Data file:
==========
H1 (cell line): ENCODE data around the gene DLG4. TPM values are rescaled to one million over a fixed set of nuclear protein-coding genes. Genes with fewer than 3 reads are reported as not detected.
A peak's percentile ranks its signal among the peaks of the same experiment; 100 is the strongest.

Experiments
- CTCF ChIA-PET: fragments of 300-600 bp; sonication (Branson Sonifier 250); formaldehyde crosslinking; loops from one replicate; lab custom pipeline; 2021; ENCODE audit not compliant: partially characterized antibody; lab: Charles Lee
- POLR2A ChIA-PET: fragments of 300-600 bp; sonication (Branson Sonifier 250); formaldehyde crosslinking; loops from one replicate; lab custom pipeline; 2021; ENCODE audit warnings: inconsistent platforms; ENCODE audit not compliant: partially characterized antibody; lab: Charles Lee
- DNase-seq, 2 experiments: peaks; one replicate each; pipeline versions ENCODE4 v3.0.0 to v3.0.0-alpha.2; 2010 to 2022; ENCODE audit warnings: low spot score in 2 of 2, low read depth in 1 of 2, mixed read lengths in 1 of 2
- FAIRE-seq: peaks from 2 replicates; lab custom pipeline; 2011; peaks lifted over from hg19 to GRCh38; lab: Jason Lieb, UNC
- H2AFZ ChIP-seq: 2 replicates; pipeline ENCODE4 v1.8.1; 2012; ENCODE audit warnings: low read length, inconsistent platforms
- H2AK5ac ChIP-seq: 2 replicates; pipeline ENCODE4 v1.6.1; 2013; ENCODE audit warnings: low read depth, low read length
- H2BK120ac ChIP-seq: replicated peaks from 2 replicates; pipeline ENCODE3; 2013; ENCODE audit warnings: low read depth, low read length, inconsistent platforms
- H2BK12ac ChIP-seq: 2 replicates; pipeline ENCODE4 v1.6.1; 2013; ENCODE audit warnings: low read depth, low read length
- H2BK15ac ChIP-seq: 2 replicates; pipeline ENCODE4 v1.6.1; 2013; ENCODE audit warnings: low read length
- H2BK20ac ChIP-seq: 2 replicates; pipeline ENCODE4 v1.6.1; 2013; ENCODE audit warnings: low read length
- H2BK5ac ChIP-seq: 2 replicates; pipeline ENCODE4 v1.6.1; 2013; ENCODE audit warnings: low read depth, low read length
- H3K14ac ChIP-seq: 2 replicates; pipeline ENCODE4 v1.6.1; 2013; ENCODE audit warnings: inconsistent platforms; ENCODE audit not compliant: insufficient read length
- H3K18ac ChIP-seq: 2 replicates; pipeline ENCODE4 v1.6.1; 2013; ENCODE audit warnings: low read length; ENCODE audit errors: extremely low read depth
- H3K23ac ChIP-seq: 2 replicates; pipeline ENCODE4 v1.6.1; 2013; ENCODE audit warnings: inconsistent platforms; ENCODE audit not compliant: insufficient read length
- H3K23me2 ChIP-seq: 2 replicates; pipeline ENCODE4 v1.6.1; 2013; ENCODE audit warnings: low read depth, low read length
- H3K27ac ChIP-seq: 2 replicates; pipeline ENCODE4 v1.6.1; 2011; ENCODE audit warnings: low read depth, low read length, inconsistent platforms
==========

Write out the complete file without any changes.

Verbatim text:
H1 (cell line): ENCODE data around the gene DLG4. TPM values are rescaled to one million over a fixed set of nuclear protein-coding genes. Genes with fewer than 3 reads are reported as not detected.
A peak's percentile ranks its signal among the peaks of the same experiment; 100 is the strongest.

Experiments
- CTCF ChIA-PET: fragments of 300-600 bp; sonication (Branson Sonifier 250); formaldehyde crosslinking; loops from one replicate; lab custom pipeline; 2021; ENCODE audit not compliant: partially characterized antibody; lab: Charles Lee
- POLR2A ChIA-PET: fragments of 300-600 bp; sonication (Branson Sonifier 250); formaldehyde crosslinking; loops from one replicate; lab custom pipeline; 2021; ENCODE audit warnings: inconsistent platforms; ENCODE audit not compliant: partially characterized antibody; lab: Charles Lee
- DNase-seq, 2 experiments: peaks; one replicate each; pipeline versions ENCODE4 v3.0.0 to v3.0.0-alpha.2; 2010 to 2022; ENCODE audit warnings: low spot score in 2 of 2, low read depth in 1 of 2, mixed read lengths in 1 of 2
- FAIRE-seq: peaks from 2 replicates; lab custom pipeline; 2011; peaks lifted over from hg19 to GRCh38; lab: Jason Lieb, UNC
- H2AFZ ChIP-seq: 2 replicates; pipeline ENCODE4 v1.8.1; 2012; ENCODE audit warnings: low read length, inconsistent platforms
- H2AK5ac ChIP-seq: 2 replicates; pipeline ENCODE4 v1.6.1; 2013; ENCODE audit warnings: low read depth, low read length
- H2BK120ac ChIP-seq: replicated peaks from 2 replicates; pipeline ENCODE3; 2013; ENCODE audit warnings: low read depth, low read length, inconsistent platforms
- H2BK12ac ChIP-seq: 2 replicates; pipeline ENCODE4 v1.6.1; 2013; ENCODE audit warnings: low read depth, low read length
- H2BK15ac ChIP-seq: 2 replicates; pipeline ENCODE4 v1.6.1; 2013; ENCODE audit warnings: low read length
- H2BK20ac ChIP-seq: 2 replicates; pipeline ENCODE4 v1.6.1; 2013; ENCODE audit warnings: low read length
- H2BK5ac ChIP-seq: 2 replicates; pipeline ENCODE4 v1.6.1; 2013; ENCODE audit warnings: low read depth, low read length
- H3K14ac ChIP-seq: 2 replicates; pipeline ENCODE4 v1.6.1; 2013; ENCODE audit warnings: inconsistent platforms; ENCODE audit not compliant: insufficient read length
- H3K18ac ChIP-seq: 2 replicates; pipeline ENCODE4 v1.6.1; 2013; ENCODE audit warnings: low read length; ENCODE audit errors: extremely low read depth
- H3K23ac ChIP-seq: 2 replicates; pipeline ENCODE4 v1.6.1; 2013; ENCODE audit warnings: inconsistent platforms; ENCODE audit not compliant: insufficient read length
- H3K23me2 ChIP-seq: 2 replicates; pipeline ENCODE4 v1.6.1; 2013; ENCODE audit warnings: low read depth, low read length
- H3K27ac ChIP-seq: 2 replicates; pipeline ENCODE4 v1.6.1; 2011; ENCODE audit warnings: low read depth, low read length, inconsistent platforms